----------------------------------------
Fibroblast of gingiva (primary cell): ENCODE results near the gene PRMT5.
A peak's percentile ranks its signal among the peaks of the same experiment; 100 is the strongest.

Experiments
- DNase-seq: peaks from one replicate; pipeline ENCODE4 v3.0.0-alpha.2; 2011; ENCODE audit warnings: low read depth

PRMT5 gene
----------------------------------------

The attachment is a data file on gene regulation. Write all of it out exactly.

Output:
Fibroblast of gingiva (primary cell): ENCODE results near the gene PRMT5.
A peak's percentile ranks its signal among the peaks of the same experiment; 100 is the strongest.

Experiments
- DNase-seq: peaks from one replicate; pipeline ENCODE4 v3.0.0-alpha.2; 2011; ENCODE audit warnings: low read depth

PRMT5 gene